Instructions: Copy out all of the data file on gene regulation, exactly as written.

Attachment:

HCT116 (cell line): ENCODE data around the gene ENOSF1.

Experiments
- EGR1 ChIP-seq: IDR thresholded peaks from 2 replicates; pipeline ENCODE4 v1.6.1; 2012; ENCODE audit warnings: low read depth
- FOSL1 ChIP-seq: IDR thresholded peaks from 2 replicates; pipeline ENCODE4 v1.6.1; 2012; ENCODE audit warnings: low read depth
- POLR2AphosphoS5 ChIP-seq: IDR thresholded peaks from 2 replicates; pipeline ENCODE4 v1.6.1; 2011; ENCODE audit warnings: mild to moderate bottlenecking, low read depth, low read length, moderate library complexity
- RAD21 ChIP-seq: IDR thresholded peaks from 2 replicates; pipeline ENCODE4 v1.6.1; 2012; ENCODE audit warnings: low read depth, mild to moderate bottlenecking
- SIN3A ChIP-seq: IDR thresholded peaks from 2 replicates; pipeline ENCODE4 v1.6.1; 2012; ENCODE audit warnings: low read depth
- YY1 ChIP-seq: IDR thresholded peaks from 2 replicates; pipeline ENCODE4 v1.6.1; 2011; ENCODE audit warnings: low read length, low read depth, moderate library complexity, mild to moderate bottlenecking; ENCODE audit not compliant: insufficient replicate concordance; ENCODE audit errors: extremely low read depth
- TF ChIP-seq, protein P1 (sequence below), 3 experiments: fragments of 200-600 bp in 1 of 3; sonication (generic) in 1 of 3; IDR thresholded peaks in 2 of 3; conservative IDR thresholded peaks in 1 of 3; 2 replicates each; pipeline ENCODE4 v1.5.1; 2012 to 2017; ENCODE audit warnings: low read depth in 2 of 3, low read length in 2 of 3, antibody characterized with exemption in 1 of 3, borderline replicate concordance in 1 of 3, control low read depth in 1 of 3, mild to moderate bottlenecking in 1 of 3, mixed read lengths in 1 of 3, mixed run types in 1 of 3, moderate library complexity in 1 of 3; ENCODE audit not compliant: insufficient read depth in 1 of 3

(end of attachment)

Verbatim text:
HCT116 (cell line): ENCODE data around the gene ENOSF1.

Experiments
- EGR1 ChIP-seq: IDR thresholded peaks from 2 replicates; pipeline ENCODE4 v1.6.1; 2012; ENCODE audit warnings: low read depth
- FOSL1 ChIP-seq: IDR thresholded peaks from 2 replicates; pipeline ENCODE4 v1.6.1; 2012; ENCODE audit warnings: low read depth
- POLR2AphosphoS5 ChIP-seq: IDR thresholded peaks from 2 replicates; pipeline ENCODE4 v1.6.1; 2011; ENCODE audit warnings: mild to moderate bottlenecking, low read depth, low read length, moderate library complexity
- RAD21 ChIP-seq: IDR thresholded peaks from 2 replicates; pipeline ENCODE4 v1.6.1; 2012; ENCODE audit warnings: low read depth, mild to moderate bottlenecking
- SIN3A ChIP-seq: IDR thresholded peaks from 2 replicates; pipeline ENCODE4 v1.6.1; 2012; ENCODE audit warnings: low read depth
- YY1 ChIP-seq: IDR thresholded peaks from 2 replicates; pipeline ENCODE4 v1.6.1; 2011; ENCODE audit warnings: low read length, low read depth, moderate library complexity, mild to moderate bottlenecking; ENCODE audit not compliant: insufficient replicate concordance; ENCODE audit errors: extremely low read depth
- TF ChIP-seq, protein P1 (sequence below), 3 experiments: fragments of 200-600 bp in 1 of 3; sonication (generic) in 1 of 3; IDR thresholded peaks in 2 of 3; conservative IDR thresholded peaks in 1 of 3; 2 replicates each; pipeline ENCODE4 v1.5.1; 2012 to 2017; ENCODE audit warnings: low read depth in 2 of 3, low read length in 2 of 3, antibody characterized with exemption in 1 of 3, borderline replicate concordance in 1 of 3, control low read depth in 1 of 3, mild to moderate bottlenecking in 1 of 3, mixed read lengths in 1 of 3, mixed run types in 1 of 3, moderate library complexity in 1 of 3; ENCODE audit not compliant: insufficient read depth in 1 of 3